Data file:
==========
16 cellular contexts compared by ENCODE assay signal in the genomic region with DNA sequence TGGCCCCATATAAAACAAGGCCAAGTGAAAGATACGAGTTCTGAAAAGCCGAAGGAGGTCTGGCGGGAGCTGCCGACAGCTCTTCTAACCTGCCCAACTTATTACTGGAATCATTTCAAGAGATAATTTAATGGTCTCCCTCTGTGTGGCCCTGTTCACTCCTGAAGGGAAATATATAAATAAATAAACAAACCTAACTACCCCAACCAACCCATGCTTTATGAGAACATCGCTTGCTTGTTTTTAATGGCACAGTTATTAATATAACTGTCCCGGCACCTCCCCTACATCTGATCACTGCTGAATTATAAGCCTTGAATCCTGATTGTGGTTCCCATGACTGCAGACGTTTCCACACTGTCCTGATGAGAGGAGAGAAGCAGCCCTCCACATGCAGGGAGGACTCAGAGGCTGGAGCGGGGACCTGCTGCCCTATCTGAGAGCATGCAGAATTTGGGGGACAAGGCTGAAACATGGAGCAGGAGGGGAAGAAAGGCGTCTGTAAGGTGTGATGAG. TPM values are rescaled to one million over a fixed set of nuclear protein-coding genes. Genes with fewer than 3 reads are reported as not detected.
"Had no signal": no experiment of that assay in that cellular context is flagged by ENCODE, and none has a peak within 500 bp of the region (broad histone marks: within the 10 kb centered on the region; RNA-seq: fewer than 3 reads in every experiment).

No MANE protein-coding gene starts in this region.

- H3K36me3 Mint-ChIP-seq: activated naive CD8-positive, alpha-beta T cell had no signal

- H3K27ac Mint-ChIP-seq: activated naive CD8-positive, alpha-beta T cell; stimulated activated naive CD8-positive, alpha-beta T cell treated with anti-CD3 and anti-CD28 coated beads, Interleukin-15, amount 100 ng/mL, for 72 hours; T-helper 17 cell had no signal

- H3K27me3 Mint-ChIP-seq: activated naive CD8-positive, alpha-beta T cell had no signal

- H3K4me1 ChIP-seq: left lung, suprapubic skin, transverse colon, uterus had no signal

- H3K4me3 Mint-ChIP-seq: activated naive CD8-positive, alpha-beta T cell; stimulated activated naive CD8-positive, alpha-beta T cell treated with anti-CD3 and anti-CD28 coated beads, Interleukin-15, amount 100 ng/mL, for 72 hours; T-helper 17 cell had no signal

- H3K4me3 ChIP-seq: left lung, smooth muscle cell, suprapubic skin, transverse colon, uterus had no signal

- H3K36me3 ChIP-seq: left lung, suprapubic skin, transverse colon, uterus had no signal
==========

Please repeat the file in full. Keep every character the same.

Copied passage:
16 cellular contexts compared by ENCODE assay signal in the genomic region with DNA sequence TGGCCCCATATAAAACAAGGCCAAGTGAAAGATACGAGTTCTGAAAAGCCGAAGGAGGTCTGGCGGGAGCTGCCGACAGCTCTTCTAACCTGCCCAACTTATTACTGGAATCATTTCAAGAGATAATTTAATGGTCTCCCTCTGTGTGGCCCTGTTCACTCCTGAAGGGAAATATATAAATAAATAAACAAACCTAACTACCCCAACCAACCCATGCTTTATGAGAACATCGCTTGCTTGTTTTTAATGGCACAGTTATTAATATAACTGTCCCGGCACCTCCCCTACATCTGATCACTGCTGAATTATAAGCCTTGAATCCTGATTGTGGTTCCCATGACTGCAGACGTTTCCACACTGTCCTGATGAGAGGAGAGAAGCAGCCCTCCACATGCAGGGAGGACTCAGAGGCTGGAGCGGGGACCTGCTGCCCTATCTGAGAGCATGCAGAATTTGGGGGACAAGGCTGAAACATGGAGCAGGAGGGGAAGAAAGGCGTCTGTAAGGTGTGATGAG. TPM values are rescaled to one million over a fixed set of nuclear protein-coding genes. Genes with fewer than 3 reads are reported as not detected.
"Had no signal": no experiment of that assay in that cellular context is flagged by ENCODE, and none has a peak within 500 bp of the region (broad histone marks: within the 10 kb centered on the region; RNA-seq: fewer than 3 reads in every experiment).

No MANE protein-coding gene starts in this region.

- H3K36me3 Mint-ChIP-seq: activated naive CD8-positive, alpha-beta T cell had no signal

- H3K27ac Mint-ChIP-seq: activated naive CD8-positive, alpha-beta T cell; stimulated activated naive CD8-positive, alpha-beta T cell treated with anti-CD3 and anti-CD28 coated beads, Interleukin-15, amount 100 ng/mL, for 72 hours; T-helper 17 cell had no signal

- H3K27me3 Mint-ChIP-seq: activated naive CD8-positive, alpha-beta T cell had no signal

- H3K4me1 ChIP-seq: left lung, suprapubic skin, transverse colon, uterus had no signal

- H3K4me3 Mint-ChIP-seq: activated naive CD8-positive, alpha-beta T cell; stimulated activated naive CD8-positive, alpha-beta T cell treated with anti-CD3 and anti-CD28 coated beads, Interleukin-15, amount 100 ng/mL, for 72 hours; T-helper 17 cell had no signal

- H3K4me3 ChIP-seq: left lung, smooth muscle cell, suprapubic skin, transverse colon, uterus had no signal

- H3K36me3 ChIP-seq: left lung, suprapubic skin, transverse colon, uterus had no signal